Let’s compare that to a student in the west who studies their ass off, reading every site, blog post, and article all while practicing as best they know how, until they know better. Why? You might wonder how about for the simple fact that our indigenous faiths don’t answer the questions we have. Whether you’re an investment banker in Wichita who wasn’t satisfied with Mom and Dad’s answers growing up, or a trash truck driver in Perth who has invested in the Dharma because it’s the first, remotely spiritual, system to deeply move her, or a cab driver who lives in Toronto that turned to Buddhism at a low moment in life and it just fit. Why you are a student of the teaching is less meaningful than the fact you are here studying this fine ass Dharma, getting your learn on and sharing what you know.
Looking back on this I am not ashamed or embarrassed for writing my heart. I feel glad that the poison driving this one left though it took it’s sweet time. It isn’t overly salty but man was it coming from an angry place.
My anger comes, in part at least, due to my ego on a couple levels. Not too long ago I went on a campaign of trying to get something published outside of my normal scope. I wrote a piece and I sent it to all of the big publications and like most I was rejected. That hurt my ego. I didn’t see it then, not as clearly as I do now.
Why would this bother me so much?
This was a problem in me. The ego is a subtle mofo. Bringing down ideals, causes, businesses, organizations, armies, shit even rec. league sports teams. It’s so sneaky and it thrives in the shadows of our awareness. Ego, that little “How dare they…” or “they should respect me…” whatever other little, passive aggressive, internal dialogue phrases the ego tries to turn… All of them are shit! Pure and unadulterated grade A first class Shit! We are better than that. We as meditators and grown ass folk need to look at these things and call ourselves out on it. I don’t mean to advise anyone to become meek. Never be a door mat. However, humility is one of the greatest assets you could ever hope to come across. Develop it, dwell in it, abide in it. Humbly approaching a situation, as I understand it, means to come in knowing your worth and to work from there as a spring board into growth.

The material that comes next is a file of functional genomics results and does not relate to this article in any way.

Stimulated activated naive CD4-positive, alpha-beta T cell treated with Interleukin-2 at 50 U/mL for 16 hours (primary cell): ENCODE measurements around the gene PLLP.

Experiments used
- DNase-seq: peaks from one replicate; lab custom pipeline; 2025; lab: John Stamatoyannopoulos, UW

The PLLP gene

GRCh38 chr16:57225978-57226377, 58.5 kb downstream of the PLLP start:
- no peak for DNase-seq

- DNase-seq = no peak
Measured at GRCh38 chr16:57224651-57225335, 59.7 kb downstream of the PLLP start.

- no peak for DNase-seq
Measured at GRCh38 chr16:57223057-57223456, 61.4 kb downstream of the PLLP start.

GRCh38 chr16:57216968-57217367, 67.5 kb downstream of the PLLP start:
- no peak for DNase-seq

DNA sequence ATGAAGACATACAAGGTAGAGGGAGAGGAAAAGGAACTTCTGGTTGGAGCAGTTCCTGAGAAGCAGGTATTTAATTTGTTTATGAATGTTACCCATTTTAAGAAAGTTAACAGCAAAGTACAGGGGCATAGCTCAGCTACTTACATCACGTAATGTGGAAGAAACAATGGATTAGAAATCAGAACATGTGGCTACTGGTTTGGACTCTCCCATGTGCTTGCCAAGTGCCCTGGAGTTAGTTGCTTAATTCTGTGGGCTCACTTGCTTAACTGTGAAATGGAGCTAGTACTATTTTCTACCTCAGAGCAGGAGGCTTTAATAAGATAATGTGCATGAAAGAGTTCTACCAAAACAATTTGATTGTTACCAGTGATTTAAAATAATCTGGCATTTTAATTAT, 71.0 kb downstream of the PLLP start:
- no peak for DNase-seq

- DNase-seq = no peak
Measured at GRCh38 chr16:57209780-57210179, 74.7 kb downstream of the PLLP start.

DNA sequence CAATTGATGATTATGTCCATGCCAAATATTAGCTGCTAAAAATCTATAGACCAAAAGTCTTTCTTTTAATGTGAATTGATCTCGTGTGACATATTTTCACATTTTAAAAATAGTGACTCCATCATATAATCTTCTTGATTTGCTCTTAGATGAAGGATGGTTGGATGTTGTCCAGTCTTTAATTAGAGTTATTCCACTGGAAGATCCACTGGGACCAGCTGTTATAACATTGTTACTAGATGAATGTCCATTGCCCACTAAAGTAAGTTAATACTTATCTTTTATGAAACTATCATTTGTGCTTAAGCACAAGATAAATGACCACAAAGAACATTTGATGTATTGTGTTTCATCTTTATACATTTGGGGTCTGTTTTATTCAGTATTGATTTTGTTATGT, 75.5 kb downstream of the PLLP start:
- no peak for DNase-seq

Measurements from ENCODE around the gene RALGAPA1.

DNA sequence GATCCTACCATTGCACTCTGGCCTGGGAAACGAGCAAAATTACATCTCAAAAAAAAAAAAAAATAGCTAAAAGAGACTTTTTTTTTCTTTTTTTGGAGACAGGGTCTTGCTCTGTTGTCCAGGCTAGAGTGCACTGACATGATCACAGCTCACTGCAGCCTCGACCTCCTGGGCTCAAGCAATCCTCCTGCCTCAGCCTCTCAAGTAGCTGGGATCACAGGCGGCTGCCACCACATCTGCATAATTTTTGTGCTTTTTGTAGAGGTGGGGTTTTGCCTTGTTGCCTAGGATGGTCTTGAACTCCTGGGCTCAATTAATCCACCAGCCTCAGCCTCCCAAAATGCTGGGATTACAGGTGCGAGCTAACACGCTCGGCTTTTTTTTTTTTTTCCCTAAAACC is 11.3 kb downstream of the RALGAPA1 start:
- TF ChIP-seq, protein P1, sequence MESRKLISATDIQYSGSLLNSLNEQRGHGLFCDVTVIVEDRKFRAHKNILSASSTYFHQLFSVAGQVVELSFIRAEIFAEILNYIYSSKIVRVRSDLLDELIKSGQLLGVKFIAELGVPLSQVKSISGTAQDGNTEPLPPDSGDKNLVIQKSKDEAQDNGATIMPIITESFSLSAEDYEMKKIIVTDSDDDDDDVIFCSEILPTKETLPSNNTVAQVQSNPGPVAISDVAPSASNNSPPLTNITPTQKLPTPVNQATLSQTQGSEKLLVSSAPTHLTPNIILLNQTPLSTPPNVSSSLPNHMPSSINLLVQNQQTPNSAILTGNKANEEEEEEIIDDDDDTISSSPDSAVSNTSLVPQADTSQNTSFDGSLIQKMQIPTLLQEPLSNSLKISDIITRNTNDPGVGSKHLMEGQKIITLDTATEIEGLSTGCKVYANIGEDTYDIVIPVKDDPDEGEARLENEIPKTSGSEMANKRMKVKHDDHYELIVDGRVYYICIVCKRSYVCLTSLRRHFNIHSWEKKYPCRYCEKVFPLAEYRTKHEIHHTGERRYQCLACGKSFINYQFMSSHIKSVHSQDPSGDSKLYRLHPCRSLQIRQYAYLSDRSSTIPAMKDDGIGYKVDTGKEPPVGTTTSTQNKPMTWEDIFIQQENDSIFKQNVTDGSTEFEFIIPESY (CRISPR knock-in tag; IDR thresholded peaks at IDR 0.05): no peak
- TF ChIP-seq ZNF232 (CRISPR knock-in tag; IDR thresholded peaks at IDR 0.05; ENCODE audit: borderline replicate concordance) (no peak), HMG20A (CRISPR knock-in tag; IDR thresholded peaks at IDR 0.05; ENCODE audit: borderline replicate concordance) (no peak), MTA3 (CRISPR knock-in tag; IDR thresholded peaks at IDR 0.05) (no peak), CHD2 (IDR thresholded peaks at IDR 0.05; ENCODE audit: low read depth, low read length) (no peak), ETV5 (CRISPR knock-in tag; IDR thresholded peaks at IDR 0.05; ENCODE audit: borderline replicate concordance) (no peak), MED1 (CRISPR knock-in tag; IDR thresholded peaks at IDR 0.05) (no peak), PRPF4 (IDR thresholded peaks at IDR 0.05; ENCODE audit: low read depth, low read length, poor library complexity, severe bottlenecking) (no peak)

Having written pieces for several publications and getting turned down awoke a great big ol’ entitled punk ass in me. Which I have to admit is sobering as hell to say the least. It did bring me an opportunity to look inside and see something that needed work. Look at me, 11 years of practicing pretty heavy introspection and meditation and still got issues, go figure. So in my mind the above article had no real fault in it (even if it is bull shit, still learning) it was in me. I still possess more issues than I fully know and like all the others it will be worked on and studied and eventually handled. Because this path, whether you’re Buddhist, Christian, Pagan, Muslim, Wiccan, etc., is about growing. That’s what the purpose is, that’s what it means to Define your Spirituality